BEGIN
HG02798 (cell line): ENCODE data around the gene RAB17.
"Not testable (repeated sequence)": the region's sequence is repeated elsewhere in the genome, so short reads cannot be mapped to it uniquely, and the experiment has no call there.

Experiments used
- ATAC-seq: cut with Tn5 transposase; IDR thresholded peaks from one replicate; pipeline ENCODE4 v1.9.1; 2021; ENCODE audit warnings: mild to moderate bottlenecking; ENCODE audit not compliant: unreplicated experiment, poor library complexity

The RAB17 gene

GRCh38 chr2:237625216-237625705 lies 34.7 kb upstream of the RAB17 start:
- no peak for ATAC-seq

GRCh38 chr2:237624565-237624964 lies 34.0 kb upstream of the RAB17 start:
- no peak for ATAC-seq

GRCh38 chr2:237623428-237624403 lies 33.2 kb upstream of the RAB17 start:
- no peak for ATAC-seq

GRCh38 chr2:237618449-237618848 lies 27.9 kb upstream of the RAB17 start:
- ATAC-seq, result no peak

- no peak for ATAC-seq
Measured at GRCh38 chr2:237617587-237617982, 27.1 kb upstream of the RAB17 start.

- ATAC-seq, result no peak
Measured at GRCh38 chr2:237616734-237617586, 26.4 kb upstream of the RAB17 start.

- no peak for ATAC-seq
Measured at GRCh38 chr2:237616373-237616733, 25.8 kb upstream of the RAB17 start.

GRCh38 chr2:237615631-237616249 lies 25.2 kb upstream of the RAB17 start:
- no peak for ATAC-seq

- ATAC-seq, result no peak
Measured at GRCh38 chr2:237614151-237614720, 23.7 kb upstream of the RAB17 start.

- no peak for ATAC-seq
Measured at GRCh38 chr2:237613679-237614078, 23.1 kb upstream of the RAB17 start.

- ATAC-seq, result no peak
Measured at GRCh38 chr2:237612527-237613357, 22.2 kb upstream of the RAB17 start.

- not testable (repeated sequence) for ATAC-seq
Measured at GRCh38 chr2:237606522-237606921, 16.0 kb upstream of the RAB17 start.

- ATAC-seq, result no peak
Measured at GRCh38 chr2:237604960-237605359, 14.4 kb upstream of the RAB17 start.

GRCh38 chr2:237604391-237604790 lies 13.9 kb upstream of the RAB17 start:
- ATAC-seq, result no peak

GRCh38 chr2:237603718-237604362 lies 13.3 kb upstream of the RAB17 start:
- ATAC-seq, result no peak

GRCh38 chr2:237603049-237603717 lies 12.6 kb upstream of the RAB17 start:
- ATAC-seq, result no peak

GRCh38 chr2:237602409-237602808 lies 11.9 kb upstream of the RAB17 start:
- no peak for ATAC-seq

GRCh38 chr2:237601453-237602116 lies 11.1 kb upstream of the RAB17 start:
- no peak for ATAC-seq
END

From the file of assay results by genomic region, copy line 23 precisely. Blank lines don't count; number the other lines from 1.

Measured at GRCh38 chr2:237614151-237614720, 23.7 kb upstream of the RAB17 start.